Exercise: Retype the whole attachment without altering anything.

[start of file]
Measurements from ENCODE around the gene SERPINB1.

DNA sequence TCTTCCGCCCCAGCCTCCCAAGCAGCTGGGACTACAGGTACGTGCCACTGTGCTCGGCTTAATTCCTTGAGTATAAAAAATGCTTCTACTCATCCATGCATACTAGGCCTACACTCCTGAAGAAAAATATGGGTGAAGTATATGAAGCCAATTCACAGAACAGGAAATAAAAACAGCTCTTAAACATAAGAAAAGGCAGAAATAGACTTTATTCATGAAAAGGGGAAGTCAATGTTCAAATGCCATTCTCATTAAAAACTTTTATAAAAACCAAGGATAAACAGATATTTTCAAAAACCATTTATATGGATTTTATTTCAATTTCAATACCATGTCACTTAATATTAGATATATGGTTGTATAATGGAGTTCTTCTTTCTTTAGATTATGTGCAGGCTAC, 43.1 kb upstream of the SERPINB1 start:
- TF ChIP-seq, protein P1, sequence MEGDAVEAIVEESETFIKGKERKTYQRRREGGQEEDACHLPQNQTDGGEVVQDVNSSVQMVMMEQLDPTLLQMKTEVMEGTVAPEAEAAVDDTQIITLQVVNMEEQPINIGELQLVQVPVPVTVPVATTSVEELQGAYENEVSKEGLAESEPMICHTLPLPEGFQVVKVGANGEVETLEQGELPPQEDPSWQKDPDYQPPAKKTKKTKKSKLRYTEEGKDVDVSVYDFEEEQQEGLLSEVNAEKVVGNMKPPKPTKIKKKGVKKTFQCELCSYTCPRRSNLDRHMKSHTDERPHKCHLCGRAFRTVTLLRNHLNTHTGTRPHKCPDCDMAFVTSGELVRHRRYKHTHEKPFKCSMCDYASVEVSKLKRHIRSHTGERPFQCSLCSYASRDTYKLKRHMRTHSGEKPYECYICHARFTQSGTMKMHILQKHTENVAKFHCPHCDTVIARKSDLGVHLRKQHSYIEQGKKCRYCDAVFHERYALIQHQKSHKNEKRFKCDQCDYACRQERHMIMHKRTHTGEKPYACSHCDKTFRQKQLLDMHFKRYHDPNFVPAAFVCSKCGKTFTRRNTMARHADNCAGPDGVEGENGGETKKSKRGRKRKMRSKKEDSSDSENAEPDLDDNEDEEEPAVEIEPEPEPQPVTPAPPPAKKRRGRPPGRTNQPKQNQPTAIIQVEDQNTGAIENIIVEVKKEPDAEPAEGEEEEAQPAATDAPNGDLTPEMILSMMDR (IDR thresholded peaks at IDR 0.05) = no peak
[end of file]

Measurements from ENCODE around the gene SERPINB1.

DNA sequence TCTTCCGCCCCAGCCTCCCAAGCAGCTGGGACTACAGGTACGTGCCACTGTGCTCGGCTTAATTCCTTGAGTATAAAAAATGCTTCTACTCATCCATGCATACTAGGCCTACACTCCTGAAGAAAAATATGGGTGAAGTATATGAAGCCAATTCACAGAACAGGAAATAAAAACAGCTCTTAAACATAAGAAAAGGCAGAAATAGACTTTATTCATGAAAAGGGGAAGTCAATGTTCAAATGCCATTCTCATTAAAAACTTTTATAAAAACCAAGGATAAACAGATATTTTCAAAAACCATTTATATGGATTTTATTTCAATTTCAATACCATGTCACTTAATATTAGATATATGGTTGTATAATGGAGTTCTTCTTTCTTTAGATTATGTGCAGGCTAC, 43.1 kb upstream of the SERPINB1 start:
- TF ChIP-seq, protein P1, sequence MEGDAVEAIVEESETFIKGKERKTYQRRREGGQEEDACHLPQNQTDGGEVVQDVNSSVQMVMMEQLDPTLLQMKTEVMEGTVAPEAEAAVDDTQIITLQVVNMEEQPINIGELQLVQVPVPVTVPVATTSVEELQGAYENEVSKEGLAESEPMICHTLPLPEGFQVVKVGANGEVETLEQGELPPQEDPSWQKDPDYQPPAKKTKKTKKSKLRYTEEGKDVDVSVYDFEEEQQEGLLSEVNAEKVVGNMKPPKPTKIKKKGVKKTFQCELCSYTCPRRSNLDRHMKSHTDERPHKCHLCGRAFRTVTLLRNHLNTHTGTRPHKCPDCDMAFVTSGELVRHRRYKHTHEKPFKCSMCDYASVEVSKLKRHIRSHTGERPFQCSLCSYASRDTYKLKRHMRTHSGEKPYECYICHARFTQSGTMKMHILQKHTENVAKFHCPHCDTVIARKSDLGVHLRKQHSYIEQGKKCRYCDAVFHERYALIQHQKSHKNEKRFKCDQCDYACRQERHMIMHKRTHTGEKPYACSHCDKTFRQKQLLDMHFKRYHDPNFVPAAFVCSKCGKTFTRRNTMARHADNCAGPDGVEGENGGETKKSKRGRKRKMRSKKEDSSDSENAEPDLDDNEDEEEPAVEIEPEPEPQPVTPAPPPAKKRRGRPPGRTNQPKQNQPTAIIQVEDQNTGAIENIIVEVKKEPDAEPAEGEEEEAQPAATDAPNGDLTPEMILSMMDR (IDR thresholded peaks at IDR 0.05) = no peak